4.2 Performance Evaluation Metrics

Five metrics such as sensitivity, accuracy, specificity, time and memory were evaluated to prove the performance of proposed algorithm. Veracity degree was measured by accuracy proportion of true results. The proportion of correctly classified true positives and true negatives were referred as sensitivity and specificity respectively.

where, TP = True Positive, TN = True Negative, FP = False Positive, FN = False Negative. The performance of the proposed algorithm was evaluated in comparison to the existing big data classification algorithms such as Naïve Bayes (NB), Correlated Naïve Bayes (CNB), Fuzzy Naïve Bayes (FNB). After that, the evaluation was analyzed with the metrics in terms of training percentage and mappers size And thus, the mapper size was mentioned as the number of desktops used for the process of execution.

4.3 Analysis of Localization Dataset Using Proposed QGDA Classifier

The analysis of the proposed approach on localization dataset was performed with the training percentages such as 80%, 85% and 90% accordingly. The evaluation consideration of Mapper sizes were 3, 4 and 5. Tab. 2 shows the evaluated results.

Based on the training percentage analysis from Tab. 1, the accuracy of NB classifier for 80% training data is 76.3% while increasing the training percentage, the classifier accuracy also starts increasing. Likewise, all the metrics such as sensitivity, specificity, memory and time get improved while increasing the training percentage of all the classifiers. Among all the contemporary classifiers, the proposed QGDA had obtained improved performance in terms of all the metrics. For mapper size 3 with the training percentage of 90%, the metrics results of accuracy, sensitivity, specificity, memory and time were 88.4%, 91.4%, 92.7%, 26.3 MB and 16.6 s respectively. Similarly, for the mapper size 5 with the training percentage of 90%, the metrics results of accuracy, sensitivity, specificity, memory and time were 88.8%, 91.8%, 93.1%, 26.1 MB and 15.4 s respectively. From the analysis, the proposed QGDA had obtained high performance on all the evaluation metrics. In addition to that, for all the classifiers, while increasing the training percentage, the metrics such as accuracy, sensitivity and specificity were increased and while increasing the mapper size, the memory and execution time got decreased.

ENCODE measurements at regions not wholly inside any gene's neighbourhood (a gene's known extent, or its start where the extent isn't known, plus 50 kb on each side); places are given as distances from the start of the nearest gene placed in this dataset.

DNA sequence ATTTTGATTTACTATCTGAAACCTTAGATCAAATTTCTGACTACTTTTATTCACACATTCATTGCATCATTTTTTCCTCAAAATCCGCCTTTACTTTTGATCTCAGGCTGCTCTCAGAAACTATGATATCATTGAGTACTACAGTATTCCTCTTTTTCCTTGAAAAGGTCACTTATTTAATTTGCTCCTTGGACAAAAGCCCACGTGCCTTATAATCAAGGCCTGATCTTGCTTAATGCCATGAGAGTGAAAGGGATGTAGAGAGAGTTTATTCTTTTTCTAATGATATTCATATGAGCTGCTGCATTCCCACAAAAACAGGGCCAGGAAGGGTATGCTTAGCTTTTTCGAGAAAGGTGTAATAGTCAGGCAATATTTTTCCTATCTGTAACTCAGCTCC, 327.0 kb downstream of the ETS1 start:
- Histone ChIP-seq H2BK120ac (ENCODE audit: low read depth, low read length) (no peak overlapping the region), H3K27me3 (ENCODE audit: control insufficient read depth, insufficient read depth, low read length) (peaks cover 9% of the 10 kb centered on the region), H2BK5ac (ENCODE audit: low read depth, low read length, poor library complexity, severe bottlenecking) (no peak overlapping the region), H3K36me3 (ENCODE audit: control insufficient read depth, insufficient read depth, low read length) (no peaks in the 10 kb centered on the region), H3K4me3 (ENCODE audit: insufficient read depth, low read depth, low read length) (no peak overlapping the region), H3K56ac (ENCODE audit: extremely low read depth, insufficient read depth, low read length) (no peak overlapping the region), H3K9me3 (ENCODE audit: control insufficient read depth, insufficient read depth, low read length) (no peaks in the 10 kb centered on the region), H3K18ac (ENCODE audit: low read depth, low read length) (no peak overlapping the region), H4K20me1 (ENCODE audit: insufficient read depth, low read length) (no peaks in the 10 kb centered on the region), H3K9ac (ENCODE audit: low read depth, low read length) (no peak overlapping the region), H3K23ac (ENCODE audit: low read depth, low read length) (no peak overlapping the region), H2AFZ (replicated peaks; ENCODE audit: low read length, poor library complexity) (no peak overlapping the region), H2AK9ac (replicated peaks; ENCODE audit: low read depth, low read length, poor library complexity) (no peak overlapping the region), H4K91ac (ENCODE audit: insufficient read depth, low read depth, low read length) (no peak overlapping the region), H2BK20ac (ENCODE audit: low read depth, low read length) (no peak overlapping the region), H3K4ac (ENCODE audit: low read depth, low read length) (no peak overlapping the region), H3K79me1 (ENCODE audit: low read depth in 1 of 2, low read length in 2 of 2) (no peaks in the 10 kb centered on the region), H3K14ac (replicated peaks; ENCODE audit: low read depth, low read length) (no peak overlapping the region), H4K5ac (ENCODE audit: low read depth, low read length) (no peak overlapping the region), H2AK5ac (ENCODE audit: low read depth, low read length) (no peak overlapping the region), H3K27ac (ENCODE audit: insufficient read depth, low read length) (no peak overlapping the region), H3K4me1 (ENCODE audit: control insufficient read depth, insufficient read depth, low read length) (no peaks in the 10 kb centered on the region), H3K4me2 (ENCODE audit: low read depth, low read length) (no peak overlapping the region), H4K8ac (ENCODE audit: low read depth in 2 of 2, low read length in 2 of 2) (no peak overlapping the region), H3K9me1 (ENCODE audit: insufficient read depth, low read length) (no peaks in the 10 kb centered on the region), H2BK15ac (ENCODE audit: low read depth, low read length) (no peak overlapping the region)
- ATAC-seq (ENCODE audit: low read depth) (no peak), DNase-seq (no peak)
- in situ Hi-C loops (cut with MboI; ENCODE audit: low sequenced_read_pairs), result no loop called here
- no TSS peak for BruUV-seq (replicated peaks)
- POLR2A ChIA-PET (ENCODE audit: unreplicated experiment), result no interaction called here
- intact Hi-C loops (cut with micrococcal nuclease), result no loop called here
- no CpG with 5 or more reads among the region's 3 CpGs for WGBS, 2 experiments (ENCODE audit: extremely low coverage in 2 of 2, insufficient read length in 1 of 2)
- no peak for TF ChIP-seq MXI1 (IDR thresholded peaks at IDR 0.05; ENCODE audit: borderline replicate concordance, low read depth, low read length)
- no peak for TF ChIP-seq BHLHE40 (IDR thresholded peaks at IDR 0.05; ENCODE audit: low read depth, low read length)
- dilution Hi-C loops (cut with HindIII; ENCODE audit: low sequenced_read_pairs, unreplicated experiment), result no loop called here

4.4 Analysis of Cover Dataset Using Proposed QGDA Classifier

The analysis of the proposed approach on localization dataset was performed with the training percentages such as 80%, 85% and 90%. The evaluation consideration of Mapper sizes were 3, 4 and 5. Tab. 3 shows the evaluated results.

Based on the analysis of Tab. 2, the proposed QGDA had obtained high accuracy for all kind of training percentage and mapper sizes. For training percentage of 90% with mapper size 5, it was observed that QGDA had secured 89.5% of accuracy, 92.5% of sensitivity, 93.8% of specificity, 20.3MB memory and 10.9 s of execution time.